“The private-nonprofit partnership model of social enterprise is a mutually beneficial business partnership or joint venture between a for-profit company and a nonprofit organization. The partnership may occur with an existing social enterprise, or may result in the creation of a new entity or a profit center. The social enterprise may or may not be mission-related and leverages the nonprofit organization’s assets, such as relationships with their target population, community, brand, or expertise. For the for-profit, the partnership yields one or more of the following benefits: lowers costs (cheaper labor/lower research and development costs); reduces restrictions (no strict regulatory oversight); improves community relations or public image; enables new product development; penetrates new markets; or increases sales. Partnership benefits for the nonprofit are financial return, marketing and brand equity, and in cases where the activity is mission-related, social impact. The market is most often external–the public, but examples exist where the paying customer and the client are one. The private-nonprofit relationship may be structured as a joint venture, a licensing agreement, or formal partnership.”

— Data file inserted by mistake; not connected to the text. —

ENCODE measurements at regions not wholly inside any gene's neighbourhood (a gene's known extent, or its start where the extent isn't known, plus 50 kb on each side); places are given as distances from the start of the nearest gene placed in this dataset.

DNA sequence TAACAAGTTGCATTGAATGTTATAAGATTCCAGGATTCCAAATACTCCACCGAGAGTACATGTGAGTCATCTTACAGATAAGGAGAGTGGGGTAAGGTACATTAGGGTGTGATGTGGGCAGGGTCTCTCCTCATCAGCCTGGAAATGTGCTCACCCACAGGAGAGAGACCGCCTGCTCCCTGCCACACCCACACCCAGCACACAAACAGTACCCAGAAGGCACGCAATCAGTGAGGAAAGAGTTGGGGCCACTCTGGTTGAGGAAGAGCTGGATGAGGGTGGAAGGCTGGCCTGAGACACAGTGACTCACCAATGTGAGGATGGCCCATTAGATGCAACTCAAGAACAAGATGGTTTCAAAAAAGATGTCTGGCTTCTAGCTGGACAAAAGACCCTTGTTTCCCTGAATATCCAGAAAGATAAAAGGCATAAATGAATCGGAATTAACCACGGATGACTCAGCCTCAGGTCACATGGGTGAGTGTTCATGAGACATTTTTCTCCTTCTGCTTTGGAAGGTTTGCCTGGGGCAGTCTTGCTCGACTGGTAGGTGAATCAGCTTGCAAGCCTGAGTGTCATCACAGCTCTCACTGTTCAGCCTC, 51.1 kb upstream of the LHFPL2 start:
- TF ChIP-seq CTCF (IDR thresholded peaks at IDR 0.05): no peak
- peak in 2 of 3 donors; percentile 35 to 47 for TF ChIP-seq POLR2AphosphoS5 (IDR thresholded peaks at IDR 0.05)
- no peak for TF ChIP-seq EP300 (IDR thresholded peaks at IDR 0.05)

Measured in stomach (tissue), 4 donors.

In earlier work P-CED had argued that capitalism could be redirected to serve the interests of community rather than maximise shareholder returns. This point was reiterated in the ‘Marshall Plan’
“Enterprise is any organizational activity aimed at a specific output or outcome. Once the output or outcome — the primary objective — is clear, an organization operating to fulfill the objective is by definition an enterprise. Business is the most prominent example of enterprise. A business plan, or organizational map, provides a reference regarding how an organizational scheme will operate to produce a specific outcome: provision of products or services in a way to create profit. Profit in turn is measured numerically in terms of monetary gains, the “bottom line.”